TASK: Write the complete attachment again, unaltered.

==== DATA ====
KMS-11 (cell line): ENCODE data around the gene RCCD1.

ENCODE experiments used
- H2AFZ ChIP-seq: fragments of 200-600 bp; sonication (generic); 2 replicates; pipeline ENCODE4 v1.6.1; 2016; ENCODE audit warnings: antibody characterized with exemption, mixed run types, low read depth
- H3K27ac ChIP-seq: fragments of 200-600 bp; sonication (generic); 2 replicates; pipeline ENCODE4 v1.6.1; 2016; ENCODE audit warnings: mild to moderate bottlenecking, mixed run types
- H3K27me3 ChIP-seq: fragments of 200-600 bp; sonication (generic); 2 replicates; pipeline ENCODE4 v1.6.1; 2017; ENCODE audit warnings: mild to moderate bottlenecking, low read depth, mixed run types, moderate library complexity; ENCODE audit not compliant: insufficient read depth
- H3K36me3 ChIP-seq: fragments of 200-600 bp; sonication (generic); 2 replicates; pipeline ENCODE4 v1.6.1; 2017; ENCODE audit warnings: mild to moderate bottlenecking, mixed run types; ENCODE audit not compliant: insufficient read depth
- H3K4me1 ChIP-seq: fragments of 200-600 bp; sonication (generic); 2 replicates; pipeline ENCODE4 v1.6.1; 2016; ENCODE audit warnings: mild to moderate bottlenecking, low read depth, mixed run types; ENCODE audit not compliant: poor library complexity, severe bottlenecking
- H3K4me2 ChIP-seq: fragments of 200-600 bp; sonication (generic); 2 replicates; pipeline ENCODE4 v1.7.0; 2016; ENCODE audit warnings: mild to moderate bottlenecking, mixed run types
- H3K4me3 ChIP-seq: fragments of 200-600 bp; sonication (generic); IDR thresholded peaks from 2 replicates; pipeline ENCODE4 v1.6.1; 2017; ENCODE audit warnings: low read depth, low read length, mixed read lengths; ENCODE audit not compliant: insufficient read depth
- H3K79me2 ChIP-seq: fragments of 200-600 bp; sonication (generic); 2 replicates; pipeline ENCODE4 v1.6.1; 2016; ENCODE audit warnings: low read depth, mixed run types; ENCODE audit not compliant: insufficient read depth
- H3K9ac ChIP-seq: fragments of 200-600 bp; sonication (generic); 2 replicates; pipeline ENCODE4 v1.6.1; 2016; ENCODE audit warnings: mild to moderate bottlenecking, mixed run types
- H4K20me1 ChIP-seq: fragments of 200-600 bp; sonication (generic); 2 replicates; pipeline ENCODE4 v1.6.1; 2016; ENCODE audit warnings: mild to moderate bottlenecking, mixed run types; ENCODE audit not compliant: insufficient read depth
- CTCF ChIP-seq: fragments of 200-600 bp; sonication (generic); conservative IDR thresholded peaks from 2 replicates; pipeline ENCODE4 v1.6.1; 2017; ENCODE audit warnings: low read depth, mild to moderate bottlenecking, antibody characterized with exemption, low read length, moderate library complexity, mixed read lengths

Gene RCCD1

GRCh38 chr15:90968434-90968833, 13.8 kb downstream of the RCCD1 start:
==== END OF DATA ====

KMS-11 (cell line): ENCODE data around the gene RCCD1.

ENCODE experiments used
- H2AFZ ChIP-seq: fragments of 200-600 bp; sonication (generic); 2 replicates; pipeline ENCODE4 v1.6.1; 2016; ENCODE audit warnings: antibody characterized with exemption, mixed run types, low read depth
- H3K27ac ChIP-seq: fragments of 200-600 bp; sonication (generic); 2 replicates; pipeline ENCODE4 v1.6.1; 2016; ENCODE audit warnings: mild to moderate bottlenecking, mixed run types
- H3K27me3 ChIP-seq: fragments of 200-600 bp; sonication (generic); 2 replicates; pipeline ENCODE4 v1.6.1; 2017; ENCODE audit warnings: mild to moderate bottlenecking, low read depth, mixed run types, moderate library complexity; ENCODE audit not compliant: insufficient read depth
- H3K36me3 ChIP-seq: fragments of 200-600 bp; sonication (generic); 2 replicates; pipeline ENCODE4 v1.6.1; 2017; ENCODE audit warnings: mild to moderate bottlenecking, mixed run types; ENCODE audit not compliant: insufficient read depth
- H3K4me1 ChIP-seq: fragments of 200-600 bp; sonication (generic); 2 replicates; pipeline ENCODE4 v1.6.1; 2016; ENCODE audit warnings: mild to moderate bottlenecking, low read depth, mixed run types; ENCODE audit not compliant: poor library complexity, severe bottlenecking
- H3K4me2 ChIP-seq: fragments of 200-600 bp; sonication (generic); 2 replicates; pipeline ENCODE4 v1.7.0; 2016; ENCODE audit warnings: mild to moderate bottlenecking, mixed run types
- H3K4me3 ChIP-seq: fragments of 200-600 bp; sonication (generic); IDR thresholded peaks from 2 replicates; pipeline ENCODE4 v1.6.1; 2017; ENCODE audit warnings: low read depth, low read length, mixed read lengths; ENCODE audit not compliant: insufficient read depth
- H3K79me2 ChIP-seq: fragments of 200-600 bp; sonication (generic); 2 replicates; pipeline ENCODE4 v1.6.1; 2016; ENCODE audit warnings: low read depth, mixed run types; ENCODE audit not compliant: insufficient read depth
- H3K9ac ChIP-seq: fragments of 200-600 bp; sonication (generic); 2 replicates; pipeline ENCODE4 v1.6.1; 2016; ENCODE audit warnings: mild to moderate bottlenecking, mixed run types
- H4K20me1 ChIP-seq: fragments of 200-600 bp; sonication (generic); 2 replicates; pipeline ENCODE4 v1.6.1; 2016; ENCODE audit warnings: mild to moderate bottlenecking, mixed run types; ENCODE audit not compliant: insufficient read depth
- CTCF ChIP-seq: fragments of 200-600 bp; sonication (generic); conservative IDR thresholded peaks from 2 replicates; pipeline ENCODE4 v1.6.1; 2017; ENCODE audit warnings: low read depth, mild to moderate bottlenecking, antibody characterized with exemption, low read length, moderate library complexity, mixed read lengths

Gene RCCD1

GRCh38 chr15:90968434-90968833, 13.8 kb downstream of the RCCD1 start: